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Recession fears prompt sharp drop in yields and stocks

Monday’s stock market relief rally rather surprisingly ran out of legs fairly quickly yesterday, with some blaming the differences over the detail between the US version of what transpired at the weekend and the lack of any detail from the Chinese side with which to confirm it.

While it is understandable that there is a certain degree of scepticism about the direction of travel with respect to a quick solution on the differences between the US and China on trade, the speed with which markets moved from this to worries about the prospects for growth is somewhat surprising given that thus far US data still appears quite strong. It’s understandable to have concerns about what might happen in the next 90 days about the prospects for a trade deal given the slightly differing accounts of what happened at the weekend, but to be worrying about a possible recession still seems a little premature.

Yesterday’s sharp slide in US markets was particularly pronounced where the Russell 2000 was concerned which recorded its worst one day fall this year, dropping over 4%, back towards the lows in October and November, while the S&P500 and Nasdaq both recorded falls of over 3% ahead of today’s hastily scheduled market holiday, to honour former President George H.W Bush, as he is laid to rest today.

US bond markets will also be closed, which is probably just as well considering the sharp declines in the longer end of the yield curve, which has seen the gap between the 2-year yield and 10-year yield narrow to its closest level since 2007, to a mere 10 points at one stage.

The 5-year yield on the other hand fell below the 2-year yield, inverting in the process. This shouldn’t happen in an ideal world, and when it does it tends to act as a warning that economic conditions are starting to deteriorate and a recession is on its way, and that longer-term inflationary pressures are likely to remain subdued.

In a normal scenario bond yields tend to rise gradually the further out you go, and this upward gradient, called a rising yield curve, is an indicator that investors think the economy is operating without too many stresses.

Yesterday’s inversion, between the 2 year and 5-year yield, along with the prospect that we could well see the 10-year yield do the same thing appears to have spooked investors, and prompted last night’s heavy falls in US markets, with banking stocks being amongst the hardest hit.

This weakness strikes me as being overdone, particularly when you look at recent US data, however along with concerns about slowing global growth in China and Europe, along with rising geopolitical risk in Europe as well as last night’s events in the UK parliament, its perhaps not surprising that investor nerves are a little frayed.

This investor unease, as well as last night’s sharp falls in US markets is expected to translate into a lower European open this morning.

The pound also slid sharply yesterday, to its lowest level this year against the US dollar after the UK government lost three parliamentary votes, including two contempt of Parliament motions for not publishing the full legal advice on the withdrawal agreement.

The government was also defeated on a motion where MPs forced the government to consult them on next steps should next week’s Commons vote see the withdrawal agreement rejected by parliament. This move more or less takes the prospect of a “no deal” off the table, and that’s even before you consider yesterday’s opinion from the European Court of Justice’s Advocate General that the UK could unilaterally revoke its article 50 notification.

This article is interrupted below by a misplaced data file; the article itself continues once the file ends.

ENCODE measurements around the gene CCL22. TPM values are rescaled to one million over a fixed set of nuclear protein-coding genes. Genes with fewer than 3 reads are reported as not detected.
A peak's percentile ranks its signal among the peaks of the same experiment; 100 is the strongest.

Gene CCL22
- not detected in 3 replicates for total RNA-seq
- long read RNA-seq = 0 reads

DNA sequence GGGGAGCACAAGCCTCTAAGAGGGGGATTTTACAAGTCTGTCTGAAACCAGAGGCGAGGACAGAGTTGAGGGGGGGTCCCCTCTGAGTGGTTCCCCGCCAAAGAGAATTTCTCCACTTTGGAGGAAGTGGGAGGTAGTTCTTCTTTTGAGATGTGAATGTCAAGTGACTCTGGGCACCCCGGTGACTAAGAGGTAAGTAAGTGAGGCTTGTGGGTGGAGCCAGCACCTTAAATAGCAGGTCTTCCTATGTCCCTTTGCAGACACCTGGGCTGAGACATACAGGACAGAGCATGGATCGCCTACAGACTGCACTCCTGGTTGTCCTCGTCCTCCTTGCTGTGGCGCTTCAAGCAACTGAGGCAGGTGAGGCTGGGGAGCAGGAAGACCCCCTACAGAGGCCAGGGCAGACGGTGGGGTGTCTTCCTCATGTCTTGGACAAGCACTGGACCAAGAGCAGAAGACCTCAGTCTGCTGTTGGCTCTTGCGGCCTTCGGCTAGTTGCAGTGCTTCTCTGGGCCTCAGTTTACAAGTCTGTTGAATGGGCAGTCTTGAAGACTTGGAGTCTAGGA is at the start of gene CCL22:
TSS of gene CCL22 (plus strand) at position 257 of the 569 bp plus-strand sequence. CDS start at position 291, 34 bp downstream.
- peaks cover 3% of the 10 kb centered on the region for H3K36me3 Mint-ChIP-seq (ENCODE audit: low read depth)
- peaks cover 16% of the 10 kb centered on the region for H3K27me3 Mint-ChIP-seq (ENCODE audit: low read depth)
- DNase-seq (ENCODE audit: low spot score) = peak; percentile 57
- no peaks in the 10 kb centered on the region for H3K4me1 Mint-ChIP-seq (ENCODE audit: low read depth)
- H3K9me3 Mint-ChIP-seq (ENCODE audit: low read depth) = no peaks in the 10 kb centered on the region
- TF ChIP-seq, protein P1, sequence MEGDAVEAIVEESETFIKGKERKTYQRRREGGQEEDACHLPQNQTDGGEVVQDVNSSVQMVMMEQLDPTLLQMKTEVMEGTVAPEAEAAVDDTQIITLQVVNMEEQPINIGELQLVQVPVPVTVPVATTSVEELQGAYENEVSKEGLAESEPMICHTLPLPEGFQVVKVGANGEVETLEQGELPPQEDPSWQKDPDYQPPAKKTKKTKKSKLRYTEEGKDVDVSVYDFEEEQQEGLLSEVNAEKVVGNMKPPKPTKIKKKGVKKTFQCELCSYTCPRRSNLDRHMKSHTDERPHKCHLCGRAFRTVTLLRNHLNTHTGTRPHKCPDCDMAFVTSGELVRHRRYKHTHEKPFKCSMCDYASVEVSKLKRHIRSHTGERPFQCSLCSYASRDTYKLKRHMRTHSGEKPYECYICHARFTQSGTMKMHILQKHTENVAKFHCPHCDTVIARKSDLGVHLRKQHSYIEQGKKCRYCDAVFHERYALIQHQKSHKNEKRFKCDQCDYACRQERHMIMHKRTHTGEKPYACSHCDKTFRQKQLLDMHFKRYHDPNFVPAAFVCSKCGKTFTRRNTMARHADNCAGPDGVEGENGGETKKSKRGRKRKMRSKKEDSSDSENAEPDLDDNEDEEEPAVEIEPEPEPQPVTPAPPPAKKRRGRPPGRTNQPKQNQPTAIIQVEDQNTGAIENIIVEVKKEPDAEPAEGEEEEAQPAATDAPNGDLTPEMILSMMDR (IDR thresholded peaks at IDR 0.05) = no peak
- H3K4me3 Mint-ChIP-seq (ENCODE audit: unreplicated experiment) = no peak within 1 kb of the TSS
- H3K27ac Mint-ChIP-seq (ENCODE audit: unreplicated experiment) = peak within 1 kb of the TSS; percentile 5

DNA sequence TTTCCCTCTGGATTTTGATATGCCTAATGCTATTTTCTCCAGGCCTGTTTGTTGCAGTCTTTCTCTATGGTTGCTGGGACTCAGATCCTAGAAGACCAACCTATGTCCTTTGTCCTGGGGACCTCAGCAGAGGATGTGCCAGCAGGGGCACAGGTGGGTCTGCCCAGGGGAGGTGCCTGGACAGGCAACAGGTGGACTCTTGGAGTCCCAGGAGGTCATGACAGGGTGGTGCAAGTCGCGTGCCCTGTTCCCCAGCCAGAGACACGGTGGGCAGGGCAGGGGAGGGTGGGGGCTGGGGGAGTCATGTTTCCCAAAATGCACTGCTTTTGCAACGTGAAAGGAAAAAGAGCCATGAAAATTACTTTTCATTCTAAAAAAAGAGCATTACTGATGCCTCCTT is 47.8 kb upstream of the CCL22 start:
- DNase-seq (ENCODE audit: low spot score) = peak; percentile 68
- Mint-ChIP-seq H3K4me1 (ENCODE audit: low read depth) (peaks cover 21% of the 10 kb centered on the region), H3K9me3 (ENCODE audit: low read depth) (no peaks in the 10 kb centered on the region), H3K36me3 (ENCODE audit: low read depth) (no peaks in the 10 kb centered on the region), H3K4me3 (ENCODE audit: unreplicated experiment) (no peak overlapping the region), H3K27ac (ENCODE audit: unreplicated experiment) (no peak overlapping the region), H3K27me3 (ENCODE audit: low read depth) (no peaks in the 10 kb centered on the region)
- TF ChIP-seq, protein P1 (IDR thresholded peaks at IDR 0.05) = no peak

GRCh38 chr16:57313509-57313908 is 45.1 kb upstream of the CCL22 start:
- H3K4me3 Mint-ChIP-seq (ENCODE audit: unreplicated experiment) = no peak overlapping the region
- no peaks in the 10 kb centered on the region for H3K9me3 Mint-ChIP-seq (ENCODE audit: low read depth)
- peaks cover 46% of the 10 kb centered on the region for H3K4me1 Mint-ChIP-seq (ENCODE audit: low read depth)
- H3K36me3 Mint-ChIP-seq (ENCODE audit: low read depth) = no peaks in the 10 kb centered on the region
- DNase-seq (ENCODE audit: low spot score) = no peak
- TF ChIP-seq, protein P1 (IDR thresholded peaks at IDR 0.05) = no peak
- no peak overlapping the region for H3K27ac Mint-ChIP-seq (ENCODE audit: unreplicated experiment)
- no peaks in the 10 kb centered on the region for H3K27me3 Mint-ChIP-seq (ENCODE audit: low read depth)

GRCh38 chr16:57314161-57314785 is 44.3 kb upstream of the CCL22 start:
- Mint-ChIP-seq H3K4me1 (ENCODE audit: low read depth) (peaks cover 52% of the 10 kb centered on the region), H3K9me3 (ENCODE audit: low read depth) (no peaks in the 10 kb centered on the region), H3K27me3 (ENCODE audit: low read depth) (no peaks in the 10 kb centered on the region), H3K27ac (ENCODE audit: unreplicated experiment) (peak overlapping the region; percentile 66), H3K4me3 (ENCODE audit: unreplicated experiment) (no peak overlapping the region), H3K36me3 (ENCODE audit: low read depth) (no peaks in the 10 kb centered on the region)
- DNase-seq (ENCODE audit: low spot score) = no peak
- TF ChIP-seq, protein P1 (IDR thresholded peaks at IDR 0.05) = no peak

If this is confirmed by the European Court of Justice in a ruling in the coming weeks, it will reinforce the hands of those who want the UK parliament to overturn the referendum result and stay in the EU.

What that would mean for the ongoing political discourse one can only imagine, but it could well poison politics for a generation if it were to happen.

Away from all of this there is the small matter of a raft of economic data due out this morning which will give a snapshot of the services sector in November in Europe and the UK.

While manufacturing has been struggling the services sector has been slightly more robust, though Italy remains a weak spot. Spanish, France and Germany services PMIs are expected to come in at 53.9, 55 and 53.3 respectively with Italy expected to remain in contraction at 49.2.

In the UK the services sector is expected to improve to 52.5 from 52.2, underscoring an economy that is just ticking over.

EURUSD – has thus far failed to move beyond the 1.1500 area and this continues to cap the upside. While below here we could see a retest of the 1.1280 level in the short term, with the potential to revisit the lows earlier in November. 

GBPUSD – yesterday’s break below 1.2700 saw the pound briefly make a marginal new low for the year at 1.2657 before recovering. The pound continues to remain vulnerable and a conclusive move below 1.2600 could be the catalyst for a move towards the 1.2000 level and 2017 lows. We need a move back above 1.2840 to stabilise.

EURGBP – the 0.8935/40 level continues to cap advances for now. Still in the broad range and could slip back towards the 0.8820 area in the short term. Above the 0.8940 area argues for a move towards the August highs at 0.9100. Still in the broad range, with support also at 0.8740.

USDJPY – appears to be running out of steam and a failure to move back towards the 114.00 area opens up the risk of a test lower. While below 114.00 the risk remains for a move below the 112.50 level and towards 111.80. The bearish weekly reversal of two weeks ago remains valid while below 114.20.

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